Doug: Back in Westchester, Jean Grey prepares to depart from the school that was her home as a teen and young adult. With the X-Men believed dead following the collapse of Magneto's Antarctic fortress, Jean feels she has to get away from it all. Princess Lilandra shows her to the door; Charles Xavier cannot bear to watch her leave. After Jean exits, we learn of the depths of Charles' sorrow through Lilandra's thoughts. This is a great scene -- while she muses we see her doing some very mundane tasks -- and struggling with the ways of Earth. It's characterization done right -- drawn out only to the point of making a point (and in six panels!). Take heed, writers of today! Lilandra enters Charles' study to find him as she'd left him... dark, depressed, and difficult. Charles has lost not only his life's work but basically his family. And he comes to the conclusion that if he'd never formed the X-Men and just let them live out their lives in peace, they'd be alive and he wouldn't feel as he does.
Karen: Quiet story-telling and oh so effective. He may be staring at the fire but he has photos of both his first and second teams sitting on a table right next to him.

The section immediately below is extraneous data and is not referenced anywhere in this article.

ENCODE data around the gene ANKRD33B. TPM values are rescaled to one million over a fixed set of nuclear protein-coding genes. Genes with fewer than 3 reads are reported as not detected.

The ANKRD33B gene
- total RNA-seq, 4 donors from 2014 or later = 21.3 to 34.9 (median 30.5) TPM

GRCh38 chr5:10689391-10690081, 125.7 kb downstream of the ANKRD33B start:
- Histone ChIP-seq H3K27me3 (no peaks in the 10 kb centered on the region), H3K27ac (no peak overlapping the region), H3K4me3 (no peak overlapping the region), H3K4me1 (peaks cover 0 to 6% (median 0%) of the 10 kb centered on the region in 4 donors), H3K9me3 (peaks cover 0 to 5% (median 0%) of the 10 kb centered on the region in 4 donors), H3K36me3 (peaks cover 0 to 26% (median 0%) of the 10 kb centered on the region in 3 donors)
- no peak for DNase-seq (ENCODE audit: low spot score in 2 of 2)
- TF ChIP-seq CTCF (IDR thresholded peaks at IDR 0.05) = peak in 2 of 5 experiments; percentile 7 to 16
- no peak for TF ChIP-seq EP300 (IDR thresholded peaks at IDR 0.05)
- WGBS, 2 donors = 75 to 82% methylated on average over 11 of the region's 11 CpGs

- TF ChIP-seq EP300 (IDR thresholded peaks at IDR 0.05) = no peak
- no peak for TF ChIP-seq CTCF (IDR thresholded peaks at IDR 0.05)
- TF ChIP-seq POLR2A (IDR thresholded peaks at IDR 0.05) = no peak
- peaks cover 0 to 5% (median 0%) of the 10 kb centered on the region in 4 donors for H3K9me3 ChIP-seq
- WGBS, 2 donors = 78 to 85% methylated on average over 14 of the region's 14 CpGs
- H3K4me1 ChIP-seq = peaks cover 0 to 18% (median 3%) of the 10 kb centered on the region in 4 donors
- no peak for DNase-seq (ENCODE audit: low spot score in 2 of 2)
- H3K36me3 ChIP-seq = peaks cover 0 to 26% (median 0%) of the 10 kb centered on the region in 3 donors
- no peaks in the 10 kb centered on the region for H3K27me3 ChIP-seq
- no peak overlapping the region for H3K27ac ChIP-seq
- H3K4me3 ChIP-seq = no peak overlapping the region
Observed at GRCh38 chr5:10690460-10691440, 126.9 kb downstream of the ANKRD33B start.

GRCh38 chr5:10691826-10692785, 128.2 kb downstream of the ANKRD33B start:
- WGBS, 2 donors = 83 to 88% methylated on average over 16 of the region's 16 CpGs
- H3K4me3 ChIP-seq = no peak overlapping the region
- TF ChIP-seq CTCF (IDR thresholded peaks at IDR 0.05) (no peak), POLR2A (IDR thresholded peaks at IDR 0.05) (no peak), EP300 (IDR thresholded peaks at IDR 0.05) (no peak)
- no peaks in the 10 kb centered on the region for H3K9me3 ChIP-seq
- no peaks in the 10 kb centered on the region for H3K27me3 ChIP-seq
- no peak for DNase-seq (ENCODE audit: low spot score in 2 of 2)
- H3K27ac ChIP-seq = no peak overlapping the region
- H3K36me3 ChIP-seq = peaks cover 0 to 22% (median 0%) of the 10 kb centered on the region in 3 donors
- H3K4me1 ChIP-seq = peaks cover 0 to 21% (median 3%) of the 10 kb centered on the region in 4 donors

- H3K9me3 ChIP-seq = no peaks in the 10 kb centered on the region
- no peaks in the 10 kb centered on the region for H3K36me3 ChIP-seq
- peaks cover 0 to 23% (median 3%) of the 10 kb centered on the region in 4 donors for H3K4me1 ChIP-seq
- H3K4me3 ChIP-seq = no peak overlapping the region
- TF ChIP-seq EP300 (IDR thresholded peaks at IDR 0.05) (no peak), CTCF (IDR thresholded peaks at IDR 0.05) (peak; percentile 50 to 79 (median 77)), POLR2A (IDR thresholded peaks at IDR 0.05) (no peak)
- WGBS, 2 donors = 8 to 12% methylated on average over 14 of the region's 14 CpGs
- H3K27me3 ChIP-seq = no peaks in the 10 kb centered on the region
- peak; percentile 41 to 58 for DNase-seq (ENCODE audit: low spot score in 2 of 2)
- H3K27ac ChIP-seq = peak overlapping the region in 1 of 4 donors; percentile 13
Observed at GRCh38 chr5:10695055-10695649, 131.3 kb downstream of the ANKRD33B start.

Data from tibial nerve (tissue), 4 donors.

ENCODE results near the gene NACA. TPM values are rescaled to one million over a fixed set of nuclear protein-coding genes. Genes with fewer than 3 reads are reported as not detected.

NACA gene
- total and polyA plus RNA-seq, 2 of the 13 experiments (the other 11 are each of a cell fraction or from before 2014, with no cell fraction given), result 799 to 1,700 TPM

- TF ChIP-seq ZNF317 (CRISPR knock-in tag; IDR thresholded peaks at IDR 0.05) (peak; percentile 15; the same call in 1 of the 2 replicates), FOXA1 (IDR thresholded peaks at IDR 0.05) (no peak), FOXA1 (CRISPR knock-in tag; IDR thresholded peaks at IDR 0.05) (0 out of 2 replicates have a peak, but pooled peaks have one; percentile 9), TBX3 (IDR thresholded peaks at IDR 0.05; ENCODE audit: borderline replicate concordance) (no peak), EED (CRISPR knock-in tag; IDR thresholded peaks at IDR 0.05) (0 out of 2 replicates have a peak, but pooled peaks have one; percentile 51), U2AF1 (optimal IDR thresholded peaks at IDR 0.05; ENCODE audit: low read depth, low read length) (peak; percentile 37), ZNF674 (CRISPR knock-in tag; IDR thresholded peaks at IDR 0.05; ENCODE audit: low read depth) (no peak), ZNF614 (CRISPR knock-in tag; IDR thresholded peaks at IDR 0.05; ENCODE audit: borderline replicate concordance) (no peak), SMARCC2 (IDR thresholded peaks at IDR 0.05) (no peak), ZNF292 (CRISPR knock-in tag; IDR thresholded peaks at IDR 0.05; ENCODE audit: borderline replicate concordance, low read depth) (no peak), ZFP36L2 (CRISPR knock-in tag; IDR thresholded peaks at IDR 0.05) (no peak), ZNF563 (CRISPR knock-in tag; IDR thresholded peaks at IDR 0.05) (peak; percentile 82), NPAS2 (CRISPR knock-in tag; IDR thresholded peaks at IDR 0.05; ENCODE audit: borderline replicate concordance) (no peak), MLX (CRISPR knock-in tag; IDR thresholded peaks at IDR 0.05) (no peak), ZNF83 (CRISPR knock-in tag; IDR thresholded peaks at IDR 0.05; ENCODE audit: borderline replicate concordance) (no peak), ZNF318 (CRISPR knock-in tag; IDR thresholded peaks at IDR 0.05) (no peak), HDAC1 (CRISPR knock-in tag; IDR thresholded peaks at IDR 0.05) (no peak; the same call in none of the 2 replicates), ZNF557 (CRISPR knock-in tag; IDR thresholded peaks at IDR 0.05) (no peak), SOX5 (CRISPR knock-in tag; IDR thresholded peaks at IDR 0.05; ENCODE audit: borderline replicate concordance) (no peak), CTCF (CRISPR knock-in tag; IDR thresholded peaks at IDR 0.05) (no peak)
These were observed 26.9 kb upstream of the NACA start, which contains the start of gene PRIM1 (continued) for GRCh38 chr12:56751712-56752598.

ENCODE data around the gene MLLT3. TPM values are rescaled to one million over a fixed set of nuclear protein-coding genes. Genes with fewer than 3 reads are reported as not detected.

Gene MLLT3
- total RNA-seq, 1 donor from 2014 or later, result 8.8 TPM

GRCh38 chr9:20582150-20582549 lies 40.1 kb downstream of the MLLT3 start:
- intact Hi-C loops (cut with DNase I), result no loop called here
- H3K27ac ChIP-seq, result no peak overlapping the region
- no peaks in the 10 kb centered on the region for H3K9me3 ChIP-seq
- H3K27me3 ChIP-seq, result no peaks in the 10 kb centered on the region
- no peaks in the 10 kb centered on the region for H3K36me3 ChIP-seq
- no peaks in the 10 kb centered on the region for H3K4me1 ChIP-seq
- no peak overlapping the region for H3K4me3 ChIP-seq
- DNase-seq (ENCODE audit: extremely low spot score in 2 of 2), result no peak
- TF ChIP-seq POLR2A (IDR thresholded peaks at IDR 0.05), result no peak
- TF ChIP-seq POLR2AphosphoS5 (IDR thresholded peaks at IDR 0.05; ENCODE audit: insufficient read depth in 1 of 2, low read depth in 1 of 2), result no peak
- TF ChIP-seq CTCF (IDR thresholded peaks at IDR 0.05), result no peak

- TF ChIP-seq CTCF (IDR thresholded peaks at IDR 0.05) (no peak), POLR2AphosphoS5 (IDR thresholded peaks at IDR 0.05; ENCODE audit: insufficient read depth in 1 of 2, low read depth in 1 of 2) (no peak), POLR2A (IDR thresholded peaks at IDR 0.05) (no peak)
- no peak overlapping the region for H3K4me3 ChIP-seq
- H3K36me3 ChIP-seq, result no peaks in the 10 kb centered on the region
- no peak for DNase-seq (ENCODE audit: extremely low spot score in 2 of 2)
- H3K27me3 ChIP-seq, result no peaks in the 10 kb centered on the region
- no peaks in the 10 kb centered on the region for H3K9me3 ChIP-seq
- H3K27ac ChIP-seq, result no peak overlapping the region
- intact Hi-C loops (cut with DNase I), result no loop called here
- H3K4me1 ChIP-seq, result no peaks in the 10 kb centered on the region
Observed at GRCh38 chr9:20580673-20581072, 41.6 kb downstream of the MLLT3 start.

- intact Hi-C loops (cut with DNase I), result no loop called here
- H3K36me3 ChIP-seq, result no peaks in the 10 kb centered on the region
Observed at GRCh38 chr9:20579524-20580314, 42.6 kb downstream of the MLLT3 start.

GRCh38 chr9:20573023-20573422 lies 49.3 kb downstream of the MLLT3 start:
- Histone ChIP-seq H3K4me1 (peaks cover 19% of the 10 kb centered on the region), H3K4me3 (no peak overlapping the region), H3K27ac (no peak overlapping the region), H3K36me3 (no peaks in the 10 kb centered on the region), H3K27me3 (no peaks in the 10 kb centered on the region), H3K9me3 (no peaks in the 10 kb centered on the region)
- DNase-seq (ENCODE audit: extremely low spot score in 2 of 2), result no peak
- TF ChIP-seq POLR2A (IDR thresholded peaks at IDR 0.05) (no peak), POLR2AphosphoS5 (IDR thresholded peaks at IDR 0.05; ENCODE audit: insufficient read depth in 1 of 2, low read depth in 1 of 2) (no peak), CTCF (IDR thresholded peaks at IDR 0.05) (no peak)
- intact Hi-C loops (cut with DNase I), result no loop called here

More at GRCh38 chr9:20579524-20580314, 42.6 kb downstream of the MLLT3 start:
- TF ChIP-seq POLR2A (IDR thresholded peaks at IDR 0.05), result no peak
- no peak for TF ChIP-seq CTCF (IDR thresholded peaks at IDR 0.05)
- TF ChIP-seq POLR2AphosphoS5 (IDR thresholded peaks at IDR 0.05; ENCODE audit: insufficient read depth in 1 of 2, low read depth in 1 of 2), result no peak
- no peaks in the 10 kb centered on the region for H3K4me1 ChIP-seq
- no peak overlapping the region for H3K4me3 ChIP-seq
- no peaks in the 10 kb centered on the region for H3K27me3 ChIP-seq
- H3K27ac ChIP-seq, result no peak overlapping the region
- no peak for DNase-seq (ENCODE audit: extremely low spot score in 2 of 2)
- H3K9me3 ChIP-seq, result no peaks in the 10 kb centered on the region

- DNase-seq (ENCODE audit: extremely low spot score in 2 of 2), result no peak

Doug: So Charles relates to Lilandra a story of "how it all began", taking her back to his doctoral days where he met and loved a woman named Moira MacTaggert. Xavier says that he was drafted (he later states that it was in Korea), and although Moira had promised to wait for him, she instead later sent him a letter saying that their engagement was off and that she was heading back to Scotland -- and not to come after her. Xavier was devastated, and began to wander around the Mediterranean, eventually ending up in Cairo. He states that he wasn't interested at that point in resuming his studies on genetic mutations, but that he was financially independent. Does anyone have any insights to this comment? I suppose we could safely assume that he was in his early 20's when in his doctoral program, and after his service he'd have been pushing 30. But as to any background with money, that is an angle I'm not familiar with.
Karen: I believe it was stated somewhere in the early issues of X-Men that Xavier's family was wealthy. The mansion, after all, was an inheritance. What I find fascinating was Claremonts' willingness to date his characters, tying Xavier to the Korean War here just the same way he tied Storm to the Suez Crisis in issue #102. Of course later he'd do his most famous act of putting a character into historical context by making Magneto a Holocaust survivor. You'd think by this point in time (1979) this would be a no-no. Wasn't Marvel already getting vague about whether Reed Richards and Ben Grimm served in World War 2?
Doug: You have to wonder if the creators were still thinking of comic books as "throwaways", something we've heard from the Golden Age creators for years. They assumed that their stories would be read and discarded. I find it hard to believe that by the Bronze Age this was still an assumption, as many of the guys and gals in the "director chair" had been fans themselves as kids.